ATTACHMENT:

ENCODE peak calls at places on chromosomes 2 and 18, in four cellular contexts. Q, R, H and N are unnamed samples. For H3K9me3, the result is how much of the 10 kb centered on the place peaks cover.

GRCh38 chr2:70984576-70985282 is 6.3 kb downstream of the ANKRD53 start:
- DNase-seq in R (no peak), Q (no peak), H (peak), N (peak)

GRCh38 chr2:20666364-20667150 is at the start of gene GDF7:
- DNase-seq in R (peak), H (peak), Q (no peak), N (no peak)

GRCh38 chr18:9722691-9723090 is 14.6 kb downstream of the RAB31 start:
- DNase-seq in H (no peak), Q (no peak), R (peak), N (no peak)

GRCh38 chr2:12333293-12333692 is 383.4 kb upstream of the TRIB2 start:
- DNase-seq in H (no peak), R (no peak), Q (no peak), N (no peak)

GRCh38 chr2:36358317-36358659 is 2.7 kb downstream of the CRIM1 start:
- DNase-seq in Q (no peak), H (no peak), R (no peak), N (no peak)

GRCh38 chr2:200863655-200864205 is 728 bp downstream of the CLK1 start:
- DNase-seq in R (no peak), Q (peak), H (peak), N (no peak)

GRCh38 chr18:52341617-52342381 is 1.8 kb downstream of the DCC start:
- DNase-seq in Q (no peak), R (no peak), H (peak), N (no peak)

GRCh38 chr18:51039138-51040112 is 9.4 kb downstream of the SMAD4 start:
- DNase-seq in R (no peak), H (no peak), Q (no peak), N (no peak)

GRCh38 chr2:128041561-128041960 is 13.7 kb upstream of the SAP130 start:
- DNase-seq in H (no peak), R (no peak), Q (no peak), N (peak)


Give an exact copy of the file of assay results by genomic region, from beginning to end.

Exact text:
ENCODE peak calls at places on chromosomes 2 and 18, in four cellular contexts. Q, R, H and N are unnamed samples. For H3K9me3, the result is how much of the 10 kb centered on the place peaks cover.

GRCh38 chr2:70984576-70985282 is 6.3 kb downstream of the ANKRD53 start:
- DNase-seq in R (no peak), Q (no peak), H (peak), N (peak)

GRCh38 chr2:20666364-20667150 is at the start of gene GDF7:
- DNase-seq in R (peak), H (peak), Q (no peak), N (no peak)

GRCh38 chr18:9722691-9723090 is 14.6 kb downstream of the RAB31 start:
- DNase-seq in H (no peak), Q (no peak), R (peak), N (no peak)

GRCh38 chr2:12333293-12333692 is 383.4 kb upstream of the TRIB2 start:
- DNase-seq in H (no peak), R (no peak), Q (no peak), N (no peak)

GRCh38 chr2:36358317-36358659 is 2.7 kb downstream of the CRIM1 start:
- DNase-seq in Q (no peak), H (no peak), R (no peak), N (no peak)

GRCh38 chr2:200863655-200864205 is 728 bp downstream of the CLK1 start:
- DNase-seq in R (no peak), Q (peak), H (peak), N (no peak)

GRCh38 chr18:52341617-52342381 is 1.8 kb downstream of the DCC start:
- DNase-seq in Q (no peak), R (no peak), H (peak), N (no peak)

GRCh38 chr18:51039138-51040112 is 9.4 kb downstream of the SMAD4 start:
- DNase-seq in R (no peak), H (no peak), Q (no peak), N (no peak)

GRCh38 chr2:128041561-128041960 is 13.7 kb upstream of the SAP130 start:
- DNase-seq in H (no peak), R (no peak), Q (no peak), N (peak)